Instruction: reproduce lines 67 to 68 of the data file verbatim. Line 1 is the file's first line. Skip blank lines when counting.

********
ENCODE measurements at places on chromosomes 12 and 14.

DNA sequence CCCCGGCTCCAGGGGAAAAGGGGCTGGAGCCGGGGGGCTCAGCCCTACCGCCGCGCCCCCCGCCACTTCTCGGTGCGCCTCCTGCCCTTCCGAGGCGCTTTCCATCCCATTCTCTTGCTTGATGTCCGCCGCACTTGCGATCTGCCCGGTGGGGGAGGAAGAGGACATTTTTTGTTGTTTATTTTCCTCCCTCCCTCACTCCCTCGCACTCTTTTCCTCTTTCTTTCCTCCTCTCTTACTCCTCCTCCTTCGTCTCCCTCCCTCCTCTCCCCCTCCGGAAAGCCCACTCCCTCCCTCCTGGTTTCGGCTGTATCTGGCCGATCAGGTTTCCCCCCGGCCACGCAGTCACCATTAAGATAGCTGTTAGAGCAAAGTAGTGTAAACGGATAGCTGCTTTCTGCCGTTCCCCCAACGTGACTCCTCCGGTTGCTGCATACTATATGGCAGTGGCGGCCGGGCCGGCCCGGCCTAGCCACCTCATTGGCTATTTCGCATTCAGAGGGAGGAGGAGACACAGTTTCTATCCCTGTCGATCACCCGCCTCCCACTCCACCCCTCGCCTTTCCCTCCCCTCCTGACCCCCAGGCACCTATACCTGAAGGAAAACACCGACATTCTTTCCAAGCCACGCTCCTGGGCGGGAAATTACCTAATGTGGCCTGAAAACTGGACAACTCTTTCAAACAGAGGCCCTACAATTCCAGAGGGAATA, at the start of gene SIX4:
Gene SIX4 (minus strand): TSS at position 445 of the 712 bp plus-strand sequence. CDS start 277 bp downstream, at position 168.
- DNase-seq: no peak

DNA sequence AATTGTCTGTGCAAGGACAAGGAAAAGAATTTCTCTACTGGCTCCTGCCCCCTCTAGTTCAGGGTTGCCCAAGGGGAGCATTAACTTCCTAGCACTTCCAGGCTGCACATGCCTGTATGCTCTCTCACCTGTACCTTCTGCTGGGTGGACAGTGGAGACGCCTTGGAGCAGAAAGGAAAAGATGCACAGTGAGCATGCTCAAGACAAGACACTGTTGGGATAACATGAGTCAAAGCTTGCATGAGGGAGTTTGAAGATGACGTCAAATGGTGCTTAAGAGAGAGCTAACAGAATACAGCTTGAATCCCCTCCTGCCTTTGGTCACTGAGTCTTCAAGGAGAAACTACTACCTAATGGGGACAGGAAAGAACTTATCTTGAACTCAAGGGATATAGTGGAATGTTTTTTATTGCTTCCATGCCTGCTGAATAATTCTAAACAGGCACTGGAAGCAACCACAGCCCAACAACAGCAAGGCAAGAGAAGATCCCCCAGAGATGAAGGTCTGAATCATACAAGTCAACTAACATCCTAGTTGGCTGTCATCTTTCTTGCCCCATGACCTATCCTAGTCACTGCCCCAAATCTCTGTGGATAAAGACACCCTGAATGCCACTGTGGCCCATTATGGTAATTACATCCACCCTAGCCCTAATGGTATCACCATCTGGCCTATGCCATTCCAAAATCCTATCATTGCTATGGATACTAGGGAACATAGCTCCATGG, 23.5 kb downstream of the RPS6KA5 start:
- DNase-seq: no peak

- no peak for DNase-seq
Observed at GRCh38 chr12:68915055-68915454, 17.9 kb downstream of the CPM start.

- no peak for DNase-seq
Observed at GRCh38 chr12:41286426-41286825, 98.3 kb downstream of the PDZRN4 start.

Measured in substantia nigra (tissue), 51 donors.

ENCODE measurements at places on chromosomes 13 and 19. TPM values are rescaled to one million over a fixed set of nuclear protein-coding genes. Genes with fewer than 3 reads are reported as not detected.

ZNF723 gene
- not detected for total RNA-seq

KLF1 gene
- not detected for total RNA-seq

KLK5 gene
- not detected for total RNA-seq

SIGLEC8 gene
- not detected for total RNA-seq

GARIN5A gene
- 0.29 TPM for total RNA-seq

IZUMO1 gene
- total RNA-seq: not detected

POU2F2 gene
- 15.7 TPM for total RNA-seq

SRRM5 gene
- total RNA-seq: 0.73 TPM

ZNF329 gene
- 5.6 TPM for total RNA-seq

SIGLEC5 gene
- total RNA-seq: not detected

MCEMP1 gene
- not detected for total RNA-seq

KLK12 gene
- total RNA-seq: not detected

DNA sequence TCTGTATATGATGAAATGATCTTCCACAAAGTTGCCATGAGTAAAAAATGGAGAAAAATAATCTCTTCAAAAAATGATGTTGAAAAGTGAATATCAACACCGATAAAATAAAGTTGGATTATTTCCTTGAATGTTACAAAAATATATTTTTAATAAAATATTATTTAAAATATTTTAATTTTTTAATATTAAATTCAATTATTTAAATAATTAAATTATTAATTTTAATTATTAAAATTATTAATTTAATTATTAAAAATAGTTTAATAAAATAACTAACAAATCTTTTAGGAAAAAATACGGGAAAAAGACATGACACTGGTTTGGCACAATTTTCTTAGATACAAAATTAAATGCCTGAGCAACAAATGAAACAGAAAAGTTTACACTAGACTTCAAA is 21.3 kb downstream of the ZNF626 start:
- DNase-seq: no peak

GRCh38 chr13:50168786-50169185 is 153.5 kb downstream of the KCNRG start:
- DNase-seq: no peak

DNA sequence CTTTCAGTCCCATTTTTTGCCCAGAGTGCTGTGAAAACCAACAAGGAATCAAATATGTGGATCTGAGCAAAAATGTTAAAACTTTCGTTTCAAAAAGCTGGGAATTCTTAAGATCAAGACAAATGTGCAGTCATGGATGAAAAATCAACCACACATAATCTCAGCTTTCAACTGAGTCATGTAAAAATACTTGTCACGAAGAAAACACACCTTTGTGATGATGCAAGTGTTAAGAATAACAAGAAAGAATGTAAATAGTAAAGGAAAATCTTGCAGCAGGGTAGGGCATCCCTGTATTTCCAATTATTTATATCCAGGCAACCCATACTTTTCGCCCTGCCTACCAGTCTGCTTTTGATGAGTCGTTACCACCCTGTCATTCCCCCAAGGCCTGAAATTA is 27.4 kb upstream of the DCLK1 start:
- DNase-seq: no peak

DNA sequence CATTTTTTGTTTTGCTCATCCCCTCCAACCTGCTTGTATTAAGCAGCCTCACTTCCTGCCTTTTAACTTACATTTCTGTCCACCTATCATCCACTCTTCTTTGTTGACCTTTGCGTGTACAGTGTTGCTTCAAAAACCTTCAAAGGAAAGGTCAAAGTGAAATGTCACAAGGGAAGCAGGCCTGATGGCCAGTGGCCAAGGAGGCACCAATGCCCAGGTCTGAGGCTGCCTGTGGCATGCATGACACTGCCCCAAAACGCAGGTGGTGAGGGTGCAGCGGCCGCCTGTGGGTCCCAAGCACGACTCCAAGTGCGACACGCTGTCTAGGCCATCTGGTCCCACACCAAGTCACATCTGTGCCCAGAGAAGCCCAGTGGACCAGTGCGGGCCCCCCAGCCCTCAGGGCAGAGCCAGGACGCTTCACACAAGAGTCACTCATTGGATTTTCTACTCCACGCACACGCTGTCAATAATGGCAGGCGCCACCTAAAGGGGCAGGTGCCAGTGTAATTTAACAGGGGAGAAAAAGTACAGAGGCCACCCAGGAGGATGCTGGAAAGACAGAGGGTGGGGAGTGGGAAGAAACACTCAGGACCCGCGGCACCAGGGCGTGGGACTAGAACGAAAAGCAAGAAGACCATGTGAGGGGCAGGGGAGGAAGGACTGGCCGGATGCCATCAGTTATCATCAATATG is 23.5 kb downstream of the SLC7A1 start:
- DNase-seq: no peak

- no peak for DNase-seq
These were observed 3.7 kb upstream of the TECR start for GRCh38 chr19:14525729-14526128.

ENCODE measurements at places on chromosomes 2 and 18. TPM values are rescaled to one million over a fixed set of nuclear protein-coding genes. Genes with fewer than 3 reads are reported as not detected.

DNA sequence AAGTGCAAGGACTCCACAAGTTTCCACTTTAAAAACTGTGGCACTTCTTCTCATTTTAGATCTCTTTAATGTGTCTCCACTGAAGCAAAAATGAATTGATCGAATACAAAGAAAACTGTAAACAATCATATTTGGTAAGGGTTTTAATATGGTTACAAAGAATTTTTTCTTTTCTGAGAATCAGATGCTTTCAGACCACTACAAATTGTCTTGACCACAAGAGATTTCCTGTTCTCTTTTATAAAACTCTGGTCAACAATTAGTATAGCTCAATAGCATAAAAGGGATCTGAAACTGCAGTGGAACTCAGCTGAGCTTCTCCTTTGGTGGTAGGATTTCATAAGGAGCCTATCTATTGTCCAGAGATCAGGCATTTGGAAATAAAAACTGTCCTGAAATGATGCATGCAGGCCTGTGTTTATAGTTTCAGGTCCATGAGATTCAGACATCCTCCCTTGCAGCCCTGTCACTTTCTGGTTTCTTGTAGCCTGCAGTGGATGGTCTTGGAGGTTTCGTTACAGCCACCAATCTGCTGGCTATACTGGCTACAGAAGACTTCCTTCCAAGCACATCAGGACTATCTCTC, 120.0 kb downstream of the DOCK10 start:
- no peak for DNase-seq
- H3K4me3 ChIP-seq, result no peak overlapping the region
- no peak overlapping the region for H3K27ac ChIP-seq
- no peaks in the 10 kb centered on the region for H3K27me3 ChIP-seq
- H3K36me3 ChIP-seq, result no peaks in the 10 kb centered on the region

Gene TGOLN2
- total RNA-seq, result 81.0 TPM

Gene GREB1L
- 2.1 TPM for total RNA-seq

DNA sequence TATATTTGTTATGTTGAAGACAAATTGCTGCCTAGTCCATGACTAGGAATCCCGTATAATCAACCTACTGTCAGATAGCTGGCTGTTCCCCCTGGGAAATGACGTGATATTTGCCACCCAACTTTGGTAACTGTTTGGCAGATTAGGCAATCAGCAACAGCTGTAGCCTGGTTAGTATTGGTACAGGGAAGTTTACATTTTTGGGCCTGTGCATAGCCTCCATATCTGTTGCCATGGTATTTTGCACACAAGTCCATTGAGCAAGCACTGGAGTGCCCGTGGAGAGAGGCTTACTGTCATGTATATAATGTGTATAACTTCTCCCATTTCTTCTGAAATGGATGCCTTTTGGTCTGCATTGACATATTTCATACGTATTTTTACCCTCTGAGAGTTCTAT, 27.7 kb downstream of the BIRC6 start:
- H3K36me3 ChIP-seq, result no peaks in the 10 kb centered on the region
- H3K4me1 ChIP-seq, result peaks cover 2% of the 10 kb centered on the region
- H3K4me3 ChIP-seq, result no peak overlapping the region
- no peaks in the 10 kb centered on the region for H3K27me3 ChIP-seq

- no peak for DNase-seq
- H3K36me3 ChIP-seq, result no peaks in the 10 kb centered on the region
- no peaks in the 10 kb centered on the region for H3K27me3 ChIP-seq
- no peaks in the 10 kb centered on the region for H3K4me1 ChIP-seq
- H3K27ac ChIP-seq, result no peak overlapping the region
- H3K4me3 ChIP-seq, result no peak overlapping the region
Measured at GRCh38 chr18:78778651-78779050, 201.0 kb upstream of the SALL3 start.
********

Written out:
- H3K27ac ChIP-seq, result no peak overlapping the region
- H3K4me3 ChIP-seq, result no peak overlapping the region